As I’ve written before, my dad and I shared an obsessive love for words. Recently, I read through a writing journal he kept before his stroke. Through his words, he is whole again, the writer of happy endings:
Up into the mountains
Up into the sky
We’ll never reach the top
unless we try
Up into the mountains
the stars shine bright
We won’t give up
without a fight
The going is rough
but we are tough
You’ll never hear
the word “Enough”
by Carl Thomas
In the past few days, I’ve had two conversations about end of life decisions. A friend’s aunt decided to discontinue dialysis. She’s 79 years old. Her husband died last year. Her thoughts are clear. As well, a friend’s father-in-law is experiencing severe complications from cancer and bladder surgery. He’s been through the cutting and the chemo (and all that goes with it) and at 72, he wants it to stop. The family wants him to do whatever it takes.
And I’m thinking about both situations. How fortunate they are to have the choice, almost a gift, when still right-minded enough to ‘receive’ it. Of course, following this thought is the question – is that selfish? As with many ideas in life (and death) there are two sides to consider.
At the time of our father’s stroke, I believe he would have preferred to die peacefully. He was unable to speak (this out-spoken, opinionated Italian male … redundant?). His primary right side was paralyzed and he would never walk again, never read again or pen a crossword puzzle. Initially, we weren’t even sure if he could swallow or how much he comprehended. Yet, he lived a relatively able, conscious and much-loved 10 more years before further decline.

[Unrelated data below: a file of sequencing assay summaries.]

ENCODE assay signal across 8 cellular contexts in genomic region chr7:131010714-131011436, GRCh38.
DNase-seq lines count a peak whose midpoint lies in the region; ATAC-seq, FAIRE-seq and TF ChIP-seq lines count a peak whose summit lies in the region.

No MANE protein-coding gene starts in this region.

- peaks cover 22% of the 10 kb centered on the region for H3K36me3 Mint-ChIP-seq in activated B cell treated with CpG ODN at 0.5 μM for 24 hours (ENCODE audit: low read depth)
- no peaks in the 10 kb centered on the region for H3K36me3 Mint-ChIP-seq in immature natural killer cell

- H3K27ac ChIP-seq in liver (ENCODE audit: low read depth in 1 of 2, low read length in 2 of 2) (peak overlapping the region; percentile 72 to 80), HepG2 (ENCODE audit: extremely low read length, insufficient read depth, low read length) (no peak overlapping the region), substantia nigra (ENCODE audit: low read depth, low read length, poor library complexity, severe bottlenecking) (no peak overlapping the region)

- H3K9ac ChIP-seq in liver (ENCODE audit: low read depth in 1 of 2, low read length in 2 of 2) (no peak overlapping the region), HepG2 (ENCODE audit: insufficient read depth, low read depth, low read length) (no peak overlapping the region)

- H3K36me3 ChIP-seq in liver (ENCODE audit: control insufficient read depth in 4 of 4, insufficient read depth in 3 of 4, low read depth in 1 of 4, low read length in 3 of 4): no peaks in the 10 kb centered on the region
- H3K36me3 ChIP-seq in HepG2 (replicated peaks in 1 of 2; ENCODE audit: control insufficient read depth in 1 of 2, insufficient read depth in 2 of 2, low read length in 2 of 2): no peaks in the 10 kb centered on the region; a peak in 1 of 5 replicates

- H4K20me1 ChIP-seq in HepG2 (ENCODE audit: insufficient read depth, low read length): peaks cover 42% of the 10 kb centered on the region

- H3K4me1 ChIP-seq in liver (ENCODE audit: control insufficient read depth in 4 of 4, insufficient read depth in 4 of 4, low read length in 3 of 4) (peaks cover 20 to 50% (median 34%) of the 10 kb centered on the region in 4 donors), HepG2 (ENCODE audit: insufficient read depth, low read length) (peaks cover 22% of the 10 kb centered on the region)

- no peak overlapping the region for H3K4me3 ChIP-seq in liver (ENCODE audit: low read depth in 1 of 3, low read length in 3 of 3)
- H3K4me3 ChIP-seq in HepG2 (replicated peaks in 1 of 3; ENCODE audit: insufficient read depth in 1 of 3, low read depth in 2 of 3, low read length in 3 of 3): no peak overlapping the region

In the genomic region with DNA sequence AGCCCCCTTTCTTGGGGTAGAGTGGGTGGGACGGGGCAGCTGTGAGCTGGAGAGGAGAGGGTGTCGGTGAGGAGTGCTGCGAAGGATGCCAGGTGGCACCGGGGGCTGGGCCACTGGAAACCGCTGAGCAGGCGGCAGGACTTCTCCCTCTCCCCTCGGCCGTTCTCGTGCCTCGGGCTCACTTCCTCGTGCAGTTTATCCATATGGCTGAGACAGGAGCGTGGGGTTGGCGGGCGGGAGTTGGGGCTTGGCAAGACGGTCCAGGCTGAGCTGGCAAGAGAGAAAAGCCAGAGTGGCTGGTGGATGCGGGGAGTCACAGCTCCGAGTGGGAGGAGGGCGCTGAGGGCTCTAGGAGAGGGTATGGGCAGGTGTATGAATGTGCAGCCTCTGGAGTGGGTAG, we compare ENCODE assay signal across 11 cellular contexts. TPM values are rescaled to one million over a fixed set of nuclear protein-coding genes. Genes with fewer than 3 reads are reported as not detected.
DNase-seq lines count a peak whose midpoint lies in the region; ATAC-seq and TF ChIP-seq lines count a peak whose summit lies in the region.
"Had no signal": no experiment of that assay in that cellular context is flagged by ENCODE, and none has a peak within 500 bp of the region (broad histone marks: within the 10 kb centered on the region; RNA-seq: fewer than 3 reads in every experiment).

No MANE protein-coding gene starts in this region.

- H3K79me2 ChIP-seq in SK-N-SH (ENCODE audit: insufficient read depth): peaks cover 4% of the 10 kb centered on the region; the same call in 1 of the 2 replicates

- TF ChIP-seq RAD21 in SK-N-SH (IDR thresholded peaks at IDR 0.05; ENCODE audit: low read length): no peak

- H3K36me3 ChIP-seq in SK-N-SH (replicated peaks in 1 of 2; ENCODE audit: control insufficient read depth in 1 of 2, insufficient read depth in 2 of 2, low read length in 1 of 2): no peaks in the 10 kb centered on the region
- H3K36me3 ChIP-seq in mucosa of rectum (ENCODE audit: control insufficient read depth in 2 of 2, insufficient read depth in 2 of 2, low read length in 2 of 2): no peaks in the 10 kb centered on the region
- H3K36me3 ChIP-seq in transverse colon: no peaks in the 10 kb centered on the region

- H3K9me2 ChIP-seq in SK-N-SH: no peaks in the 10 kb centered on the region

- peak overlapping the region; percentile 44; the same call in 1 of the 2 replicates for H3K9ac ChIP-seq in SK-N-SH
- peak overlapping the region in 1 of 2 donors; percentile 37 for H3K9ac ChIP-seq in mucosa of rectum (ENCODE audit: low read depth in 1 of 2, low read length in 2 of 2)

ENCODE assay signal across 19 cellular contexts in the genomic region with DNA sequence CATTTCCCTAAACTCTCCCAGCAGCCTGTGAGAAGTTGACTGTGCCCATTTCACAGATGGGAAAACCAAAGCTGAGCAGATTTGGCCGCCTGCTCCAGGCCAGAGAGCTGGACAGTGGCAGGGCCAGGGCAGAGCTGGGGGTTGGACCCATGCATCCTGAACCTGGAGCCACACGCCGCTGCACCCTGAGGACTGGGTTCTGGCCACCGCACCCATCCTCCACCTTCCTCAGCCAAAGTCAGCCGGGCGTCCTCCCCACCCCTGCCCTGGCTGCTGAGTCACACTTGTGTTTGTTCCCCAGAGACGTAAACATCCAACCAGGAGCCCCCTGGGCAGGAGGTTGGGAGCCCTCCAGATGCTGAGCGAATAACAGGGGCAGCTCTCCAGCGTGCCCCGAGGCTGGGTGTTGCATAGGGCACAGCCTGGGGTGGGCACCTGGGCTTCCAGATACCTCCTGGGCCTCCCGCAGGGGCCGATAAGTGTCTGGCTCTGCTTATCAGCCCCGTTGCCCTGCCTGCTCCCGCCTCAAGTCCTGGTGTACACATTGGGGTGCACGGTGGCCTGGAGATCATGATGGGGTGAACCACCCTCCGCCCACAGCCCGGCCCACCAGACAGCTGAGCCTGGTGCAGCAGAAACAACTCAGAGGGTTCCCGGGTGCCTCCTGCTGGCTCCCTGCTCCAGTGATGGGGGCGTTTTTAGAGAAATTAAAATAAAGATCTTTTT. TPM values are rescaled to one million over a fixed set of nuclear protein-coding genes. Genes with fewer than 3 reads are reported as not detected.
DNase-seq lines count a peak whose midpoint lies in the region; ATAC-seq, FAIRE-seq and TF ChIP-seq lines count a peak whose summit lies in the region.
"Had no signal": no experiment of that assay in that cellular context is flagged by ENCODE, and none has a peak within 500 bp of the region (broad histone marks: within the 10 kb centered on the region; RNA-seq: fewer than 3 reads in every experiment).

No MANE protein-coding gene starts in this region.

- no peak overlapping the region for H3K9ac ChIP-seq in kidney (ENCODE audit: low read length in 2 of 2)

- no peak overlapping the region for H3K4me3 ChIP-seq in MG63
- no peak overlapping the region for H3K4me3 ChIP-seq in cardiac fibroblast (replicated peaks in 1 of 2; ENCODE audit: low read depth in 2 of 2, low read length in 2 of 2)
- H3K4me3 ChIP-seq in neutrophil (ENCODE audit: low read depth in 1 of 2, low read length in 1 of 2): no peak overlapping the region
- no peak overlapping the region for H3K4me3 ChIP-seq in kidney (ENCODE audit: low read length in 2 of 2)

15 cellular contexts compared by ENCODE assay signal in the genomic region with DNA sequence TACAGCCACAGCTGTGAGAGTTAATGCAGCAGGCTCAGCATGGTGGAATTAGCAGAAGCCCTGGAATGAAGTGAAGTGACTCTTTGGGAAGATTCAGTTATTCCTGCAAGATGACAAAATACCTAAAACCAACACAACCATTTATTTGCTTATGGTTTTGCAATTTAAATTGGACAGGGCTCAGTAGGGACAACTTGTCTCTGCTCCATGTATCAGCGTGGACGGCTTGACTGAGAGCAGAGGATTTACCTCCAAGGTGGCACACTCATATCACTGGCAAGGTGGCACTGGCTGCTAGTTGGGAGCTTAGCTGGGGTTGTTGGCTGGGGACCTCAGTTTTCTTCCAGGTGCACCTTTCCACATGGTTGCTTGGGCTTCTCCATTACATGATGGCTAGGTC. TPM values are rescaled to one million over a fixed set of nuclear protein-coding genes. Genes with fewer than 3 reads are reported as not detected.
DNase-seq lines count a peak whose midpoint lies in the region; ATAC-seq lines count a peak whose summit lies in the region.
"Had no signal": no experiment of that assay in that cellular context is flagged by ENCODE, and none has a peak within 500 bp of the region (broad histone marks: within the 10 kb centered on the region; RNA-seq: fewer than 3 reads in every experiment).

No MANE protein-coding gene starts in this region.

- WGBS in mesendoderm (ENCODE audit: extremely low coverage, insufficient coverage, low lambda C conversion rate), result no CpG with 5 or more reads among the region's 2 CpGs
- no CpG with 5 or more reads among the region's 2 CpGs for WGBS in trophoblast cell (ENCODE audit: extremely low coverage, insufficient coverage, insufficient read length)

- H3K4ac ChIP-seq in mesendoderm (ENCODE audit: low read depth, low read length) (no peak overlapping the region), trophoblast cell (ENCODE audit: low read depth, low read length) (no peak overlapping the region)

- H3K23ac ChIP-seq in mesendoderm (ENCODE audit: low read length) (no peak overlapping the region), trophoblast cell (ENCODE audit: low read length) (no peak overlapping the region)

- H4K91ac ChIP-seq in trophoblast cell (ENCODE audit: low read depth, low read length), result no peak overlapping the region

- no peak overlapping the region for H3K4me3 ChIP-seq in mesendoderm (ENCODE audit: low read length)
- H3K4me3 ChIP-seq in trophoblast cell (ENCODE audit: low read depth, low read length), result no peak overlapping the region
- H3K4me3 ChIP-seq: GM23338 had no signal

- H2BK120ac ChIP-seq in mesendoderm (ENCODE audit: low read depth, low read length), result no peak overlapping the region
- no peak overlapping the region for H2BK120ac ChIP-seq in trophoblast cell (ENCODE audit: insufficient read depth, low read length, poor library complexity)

His doctor told us the stroke was significant and he would have no quality of life if he lived, but he did … he lived well, for 10 of the 13 years he had left. Or maybe not. Perhaps he cursed us each day for not allowing him to go when it happened. It is all so difficult.
In the end though (no pun…) seeing what both parents went through, I’d like the choice. As well as the conversation with those who love me. I want them to understand my definition of ‘quality of life’. It may not be the same as theirs. I have a living will, but it goes far beyond that document. Pre-stroke, I don’t think my father ever thought he was going to die, yet even he had a living will.
Longevity runs on both sides of my family. My mother’s youngest sister says, “Give me a quick heart attack”, then snaps her finger, “Like that.” She is a healthy, active woman (just wallpapered and painted both of her bathrooms), mid-seventies. I want to age like her. And her genes run through me also … Like that!
And here is a great report on nursing home inspections from CT Watchdog, http://ctwatchdog.com/health/check-out-connecticut-nursing-homes-using-nursing-home-inspect-site